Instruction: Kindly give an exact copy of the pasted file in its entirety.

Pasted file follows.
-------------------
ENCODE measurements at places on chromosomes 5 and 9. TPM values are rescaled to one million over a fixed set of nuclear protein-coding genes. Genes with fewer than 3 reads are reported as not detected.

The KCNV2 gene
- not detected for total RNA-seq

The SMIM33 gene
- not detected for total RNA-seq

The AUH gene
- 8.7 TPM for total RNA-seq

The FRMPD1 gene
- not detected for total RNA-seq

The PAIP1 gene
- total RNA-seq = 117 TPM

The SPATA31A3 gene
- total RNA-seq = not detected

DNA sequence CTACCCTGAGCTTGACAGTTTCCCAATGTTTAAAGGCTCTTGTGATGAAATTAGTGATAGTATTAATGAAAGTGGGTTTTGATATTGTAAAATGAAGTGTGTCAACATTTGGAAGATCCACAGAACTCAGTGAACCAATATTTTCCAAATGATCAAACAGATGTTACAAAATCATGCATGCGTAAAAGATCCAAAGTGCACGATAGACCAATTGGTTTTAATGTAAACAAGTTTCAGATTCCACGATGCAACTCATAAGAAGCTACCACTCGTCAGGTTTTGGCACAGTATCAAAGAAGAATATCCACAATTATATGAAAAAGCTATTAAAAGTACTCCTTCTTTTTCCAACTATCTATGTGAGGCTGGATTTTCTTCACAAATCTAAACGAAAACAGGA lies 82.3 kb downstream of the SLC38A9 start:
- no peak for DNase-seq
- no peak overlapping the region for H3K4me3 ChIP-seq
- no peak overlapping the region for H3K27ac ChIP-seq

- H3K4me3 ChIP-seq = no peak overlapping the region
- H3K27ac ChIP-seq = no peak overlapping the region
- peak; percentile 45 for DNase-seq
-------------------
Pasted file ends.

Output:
ENCODE measurements at places on chromosomes 5 and 9. TPM values are rescaled to one million over a fixed set of nuclear protein-coding genes. Genes with fewer than 3 reads are reported as not detected.

The KCNV2 gene
- not detected for total RNA-seq

The SMIM33 gene
- not detected for total RNA-seq

The AUH gene
- 8.7 TPM for total RNA-seq

The FRMPD1 gene
- not detected for total RNA-seq

The PAIP1 gene
- total RNA-seq = 117 TPM

The SPATA31A3 gene
- total RNA-seq = not detected

DNA sequence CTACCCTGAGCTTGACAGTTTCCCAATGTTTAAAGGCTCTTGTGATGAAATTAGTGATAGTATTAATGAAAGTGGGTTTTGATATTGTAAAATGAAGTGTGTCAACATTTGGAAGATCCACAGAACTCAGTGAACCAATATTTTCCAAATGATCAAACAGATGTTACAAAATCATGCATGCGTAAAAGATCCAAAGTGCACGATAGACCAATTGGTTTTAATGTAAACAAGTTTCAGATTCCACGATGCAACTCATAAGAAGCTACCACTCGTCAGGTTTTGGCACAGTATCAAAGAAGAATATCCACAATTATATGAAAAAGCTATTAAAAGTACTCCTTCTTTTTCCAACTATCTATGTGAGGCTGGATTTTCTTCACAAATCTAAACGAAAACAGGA lies 82.3 kb downstream of the SLC38A9 start:
- no peak for DNase-seq
- no peak overlapping the region for H3K4me3 ChIP-seq
- no peak overlapping the region for H3K27ac ChIP-seq

- H3K4me3 ChIP-seq = no peak overlapping the region
- H3K27ac ChIP-seq = no peak overlapping the region
- peak; percentile 45 for DNase-seq